That One Time is a recurring series of essays highlighting oddball, first-person experiences. The opinions do not necessarily reflect the views of Complex City Guide. Libelous or obscene comments will be removed.
“Brooklyn-based Hotel Toshi is hiring an operations specialist to join our team. This employee will act as a ‘gopher,’ diagnosing and troubleshooting logistics and maintenance issues of all shapes and sizes. Starting pay is $2,500 per month with opportunities for future benefits and promotion. Prior hotel experience is a plus.”
The address listed as Hotel Toshi was little more than a loading dock for a non-descript loft building on a dreary corner under the Williamsburg Bridge. When I arrived, the only signs of life were three fresh-faced, bewildered-looking Germans with a set of matching suitcases. One girl was wearing a neck pillow. With the traffic on the bridge above our heads roaring, one of them asked, “Excuse me, sir, can you direct us to Hotel Toshi?
After fumbling through a few hand gestures to explain that we were looking for the same place, a red door burst open, spilling a gaggle of beautiful, giggling women onto the sidewalk, each with a rolling suitcase in tow. I caught the door and waved the Germans inside, making a mental note of the tiny piece of masking tape that read “TOSHI” affixed to the buzzer.
We descended into a cinder block basement where a beautiful young black woman with perfect dreadlocks sat in front of a curtain at a reception desk. A middle-aged couple in glittery t-shirts emblazoned with hand-drawn caricatures of Barack Obama stood next to her, furiously pecking at a pair of smartphones. The waiting area contained only a small couch, a water cooler, and several wrinkled copies of New York magazine. The woman at the desk greeted the Germans in French. They responded in English, to which she simply replied, “Ah yes, Mulberry Street. Four nights, yes?”
Another woman emerged from behind the curtain, approached me, confidently stuck out her hand, and introduced herself as Cai. I followed her behind the curtain where dozens of employees sat clacking away at computers organized atop long banks of folding tables. My presence was barely acknowledged amidst the boiler room of frantic scurrying and multi-lingual babel. One entire wall was covered with color-coded sets of keys arranged onto meticulously labeled hooks. A small group of teenagers stood on step stools, arranging buckets full of key rings into their proper locations.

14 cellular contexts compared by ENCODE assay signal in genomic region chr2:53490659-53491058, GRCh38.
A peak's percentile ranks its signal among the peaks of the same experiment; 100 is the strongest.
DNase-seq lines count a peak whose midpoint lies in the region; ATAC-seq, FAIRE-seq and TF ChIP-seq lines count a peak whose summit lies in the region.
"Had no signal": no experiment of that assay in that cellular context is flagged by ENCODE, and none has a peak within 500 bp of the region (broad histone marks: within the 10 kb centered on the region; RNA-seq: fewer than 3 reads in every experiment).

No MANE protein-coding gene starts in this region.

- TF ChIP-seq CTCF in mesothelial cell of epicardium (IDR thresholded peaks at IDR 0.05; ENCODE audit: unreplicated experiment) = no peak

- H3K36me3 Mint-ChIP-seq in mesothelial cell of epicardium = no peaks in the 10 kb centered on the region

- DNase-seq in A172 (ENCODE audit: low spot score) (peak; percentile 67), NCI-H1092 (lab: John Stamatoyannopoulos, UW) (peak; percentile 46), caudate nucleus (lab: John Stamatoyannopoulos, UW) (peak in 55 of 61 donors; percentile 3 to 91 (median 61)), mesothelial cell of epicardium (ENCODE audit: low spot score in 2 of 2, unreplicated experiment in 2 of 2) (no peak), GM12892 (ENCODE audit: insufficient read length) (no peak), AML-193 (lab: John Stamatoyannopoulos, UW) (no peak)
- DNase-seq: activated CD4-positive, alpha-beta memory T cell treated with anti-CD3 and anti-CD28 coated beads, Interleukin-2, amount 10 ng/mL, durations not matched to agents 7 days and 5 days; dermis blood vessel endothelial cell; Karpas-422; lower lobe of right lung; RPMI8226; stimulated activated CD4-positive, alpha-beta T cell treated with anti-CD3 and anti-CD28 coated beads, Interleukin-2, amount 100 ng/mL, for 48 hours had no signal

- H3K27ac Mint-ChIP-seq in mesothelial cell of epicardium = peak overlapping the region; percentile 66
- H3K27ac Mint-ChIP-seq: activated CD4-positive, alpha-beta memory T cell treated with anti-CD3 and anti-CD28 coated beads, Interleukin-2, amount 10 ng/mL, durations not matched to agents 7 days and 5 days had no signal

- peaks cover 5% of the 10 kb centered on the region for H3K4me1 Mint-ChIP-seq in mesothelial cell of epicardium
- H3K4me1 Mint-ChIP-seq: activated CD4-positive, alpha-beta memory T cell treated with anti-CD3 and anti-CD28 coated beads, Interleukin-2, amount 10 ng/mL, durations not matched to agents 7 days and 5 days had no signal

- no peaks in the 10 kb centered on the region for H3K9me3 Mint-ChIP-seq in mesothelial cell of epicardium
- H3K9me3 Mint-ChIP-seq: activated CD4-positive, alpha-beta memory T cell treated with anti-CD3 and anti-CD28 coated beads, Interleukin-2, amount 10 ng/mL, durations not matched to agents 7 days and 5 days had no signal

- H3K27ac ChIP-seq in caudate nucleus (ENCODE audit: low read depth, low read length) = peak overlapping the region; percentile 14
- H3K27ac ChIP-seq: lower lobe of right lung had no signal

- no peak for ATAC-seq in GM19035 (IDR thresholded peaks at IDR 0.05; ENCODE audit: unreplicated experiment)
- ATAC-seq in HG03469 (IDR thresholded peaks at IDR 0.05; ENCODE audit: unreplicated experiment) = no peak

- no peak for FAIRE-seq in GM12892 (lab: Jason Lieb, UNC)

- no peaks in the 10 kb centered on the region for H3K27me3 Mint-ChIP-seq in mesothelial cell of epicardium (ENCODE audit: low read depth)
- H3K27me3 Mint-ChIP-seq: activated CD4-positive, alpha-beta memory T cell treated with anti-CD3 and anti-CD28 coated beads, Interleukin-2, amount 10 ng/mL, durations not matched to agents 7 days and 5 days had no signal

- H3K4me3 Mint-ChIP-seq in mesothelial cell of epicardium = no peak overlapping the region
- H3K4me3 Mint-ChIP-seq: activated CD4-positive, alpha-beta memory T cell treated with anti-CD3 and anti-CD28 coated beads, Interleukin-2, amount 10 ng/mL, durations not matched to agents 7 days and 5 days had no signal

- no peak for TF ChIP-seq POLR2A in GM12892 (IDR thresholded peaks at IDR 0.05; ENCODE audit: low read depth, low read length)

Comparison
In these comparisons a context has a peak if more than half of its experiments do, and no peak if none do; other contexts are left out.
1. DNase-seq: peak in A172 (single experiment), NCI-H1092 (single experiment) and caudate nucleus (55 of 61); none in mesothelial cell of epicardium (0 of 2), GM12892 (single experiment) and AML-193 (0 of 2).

Elsewhere, chaotic “dispatchers” responded to a deluge of phone calls and barked orders to a group of boys who waddled around like little friendly dungeon masters with enormous key rings hanging from their belts. These were the gophers.
My interview was short and to the point: $2,500/month for the first two months. 50-60 hours per week, two graveyard shifts. No set schedules. “It’s the Chinese way. You work when we need you. If Toshi likes you, you get a bonus,” explained Cai. And yes, Toshi was a real human being. I agreed to start the following morning.
Toshi is Chinese-American and his full name is Robert Chan. His appearances in the office were infrequent, but his presence was always felt immediately. He wore white pants, white shoes, and carried around a tiny fluffy dog named Ponzu. His time in the office was marked by loud shouting matches with Cai, his office manager/girlfriend, and his role in the company seemed to mostly involve disingenuous smiles, over-filled glasses of white wine and vigorous handshakes with visiting Hasidic landlords.
At the time of my hiring, Hotel Toshi operated about 150 apartments scattered across Manhattan below 96th Street and over the bridge into Williamsburg. New units went online at an incredible pace—three were opened in my first week—and a fleet of yellow delivery trucks operated by a team of handy dudes feverishly assembled IKEA furniture to keep up with demand. Many of these guys were unemployed bicycle messengers with a keen understanding of city streets.
To avoid legal repercussions in the United States, nearly all of our advertising was directed toward European, South American and Asian tourists, and pushed through online home rental sites like AirBnb. American customers were rare.
To say I looked out of place is an understatement. I was the only grown-ass white man on the team and my fellow gophers eyed me suspiciously. Their attention quickly turned when Camila—the head dispatcher—approached our table. A voluptuous Venezuelan dancer with a commanding presence, it was not difficult for Camila to corral a table full of rowdy teenage boys.
Camila began handing out instructions and Metrocards to all the gophers: Test a faulty lock in Soho. Check on a hot water issue in Chelsea. Clean up some broken glass on the Upper West Side. Hotel Toshi was everywhere, not just under a bridge in Brooklyn.
She turned towards me. “I need you to deliver three sets of keys and do a complaint call in the East Village. Can you do that?” I was handed an enormous color-coded key ring and a Metrocard. The rest of the gophers plodded over to the subway platform in the midsummer heat, while I smugly hopped on my bicycle and headed over the bridge to Manhattan.
My first complaint call was to a small railroad apartment on East 21st Street. I knocked on the door, it swung open and two bald European men stood in the entryway, one with a pencil-thin moustache, and the other clean-shaven with tiny glasses.
“I am very upset,” said the first bald man, with jazzy hand gestures. “This is absolutely disgusting,” said the second bald man, covering his mouth with cartoonish nausea. The apartment wasn’t much—a small TV on a table and a bunch of cheap-looking IKEA furniture. Sparse, but very clean. Every apartment at Hotel Toshi looked like a doctor’s office waiting room and smelled like Pine-Sol.